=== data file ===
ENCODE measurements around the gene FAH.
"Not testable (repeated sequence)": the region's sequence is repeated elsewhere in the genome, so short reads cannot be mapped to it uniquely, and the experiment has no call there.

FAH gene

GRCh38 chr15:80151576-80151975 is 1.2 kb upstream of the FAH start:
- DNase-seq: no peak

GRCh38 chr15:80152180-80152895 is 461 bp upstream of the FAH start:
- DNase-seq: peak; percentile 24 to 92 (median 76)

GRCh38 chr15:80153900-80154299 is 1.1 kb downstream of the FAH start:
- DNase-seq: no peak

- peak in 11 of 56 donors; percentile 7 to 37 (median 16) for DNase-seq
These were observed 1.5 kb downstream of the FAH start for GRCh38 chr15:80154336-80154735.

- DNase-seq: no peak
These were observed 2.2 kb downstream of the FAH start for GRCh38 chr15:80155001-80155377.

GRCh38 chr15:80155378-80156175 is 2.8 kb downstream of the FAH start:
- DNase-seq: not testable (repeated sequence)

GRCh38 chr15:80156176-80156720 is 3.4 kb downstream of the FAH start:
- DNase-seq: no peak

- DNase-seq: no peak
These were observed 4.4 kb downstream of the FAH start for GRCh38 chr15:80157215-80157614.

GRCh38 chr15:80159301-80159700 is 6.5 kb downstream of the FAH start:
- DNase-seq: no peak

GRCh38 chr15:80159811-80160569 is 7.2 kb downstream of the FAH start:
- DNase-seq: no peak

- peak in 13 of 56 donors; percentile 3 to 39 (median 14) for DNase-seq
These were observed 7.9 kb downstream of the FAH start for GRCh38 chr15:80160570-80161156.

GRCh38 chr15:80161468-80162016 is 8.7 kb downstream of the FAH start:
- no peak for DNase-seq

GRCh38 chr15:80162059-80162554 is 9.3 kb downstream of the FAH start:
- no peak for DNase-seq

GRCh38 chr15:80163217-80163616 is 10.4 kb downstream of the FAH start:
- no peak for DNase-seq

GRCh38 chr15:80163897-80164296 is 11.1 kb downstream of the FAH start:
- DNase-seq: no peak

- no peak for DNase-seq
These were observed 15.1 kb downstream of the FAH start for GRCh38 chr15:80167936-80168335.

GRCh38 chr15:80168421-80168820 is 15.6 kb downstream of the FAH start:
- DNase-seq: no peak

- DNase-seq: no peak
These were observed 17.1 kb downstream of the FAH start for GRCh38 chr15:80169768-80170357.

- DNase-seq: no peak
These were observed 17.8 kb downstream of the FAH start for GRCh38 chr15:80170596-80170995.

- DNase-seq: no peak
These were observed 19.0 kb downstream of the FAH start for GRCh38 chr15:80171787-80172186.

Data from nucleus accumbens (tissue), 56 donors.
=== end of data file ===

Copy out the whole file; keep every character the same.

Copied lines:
ENCODE measurements around the gene FAH.
"Not testable (repeated sequence)": the region's sequence is repeated elsewhere in the genome, so short reads cannot be mapped to it uniquely, and the experiment has no call there.

FAH gene

GRCh38 chr15:80151576-80151975 is 1.2 kb upstream of the FAH start:
- DNase-seq: no peak

GRCh38 chr15:80152180-80152895 is 461 bp upstream of the FAH start:
- DNase-seq: peak; percentile 24 to 92 (median 76)

GRCh38 chr15:80153900-80154299 is 1.1 kb downstream of the FAH start:
- DNase-seq: no peak

- peak in 11 of 56 donors; percentile 7 to 37 (median 16) for DNase-seq
These were observed 1.5 kb downstream of the FAH start for GRCh38 chr15:80154336-80154735.

- DNase-seq: no peak
These were observed 2.2 kb downstream of the FAH start for GRCh38 chr15:80155001-80155377.

GRCh38 chr15:80155378-80156175 is 2.8 kb downstream of the FAH start:
- DNase-seq: not testable (repeated sequence)

GRCh38 chr15:80156176-80156720 is 3.4 kb downstream of the FAH start:
- DNase-seq: no peak

- DNase-seq: no peak
These were observed 4.4 kb downstream of the FAH start for GRCh38 chr15:80157215-80157614.

GRCh38 chr15:80159301-80159700 is 6.5 kb downstream of the FAH start:
- DNase-seq: no peak

GRCh38 chr15:80159811-80160569 is 7.2 kb downstream of the FAH start:
- DNase-seq: no peak

- peak in 13 of 56 donors; percentile 3 to 39 (median 14) for DNase-seq
These were observed 7.9 kb downstream of the FAH start for GRCh38 chr15:80160570-80161156.

GRCh38 chr15:80161468-80162016 is 8.7 kb downstream of the FAH start:
- no peak for DNase-seq

GRCh38 chr15:80162059-80162554 is 9.3 kb downstream of the FAH start:
- no peak for DNase-seq

GRCh38 chr15:80163217-80163616 is 10.4 kb downstream of the FAH start:
- no peak for DNase-seq

GRCh38 chr15:80163897-80164296 is 11.1 kb downstream of the FAH start:
- DNase-seq: no peak

- no peak for DNase-seq
These were observed 15.1 kb downstream of the FAH start for GRCh38 chr15:80167936-80168335.

GRCh38 chr15:80168421-80168820 is 15.6 kb downstream of the FAH start:
- DNase-seq: no peak

- DNase-seq: no peak
These were observed 17.1 kb downstream of the FAH start for GRCh38 chr15:80169768-80170357.

- DNase-seq: no peak
These were observed 17.8 kb downstream of the FAH start for GRCh38 chr15:80170596-80170995.

- DNase-seq: no peak
These were observed 19.0 kb downstream of the FAH start for GRCh38 chr15:80171787-80172186.

Data from nucleus accumbens (tissue), 56 donors.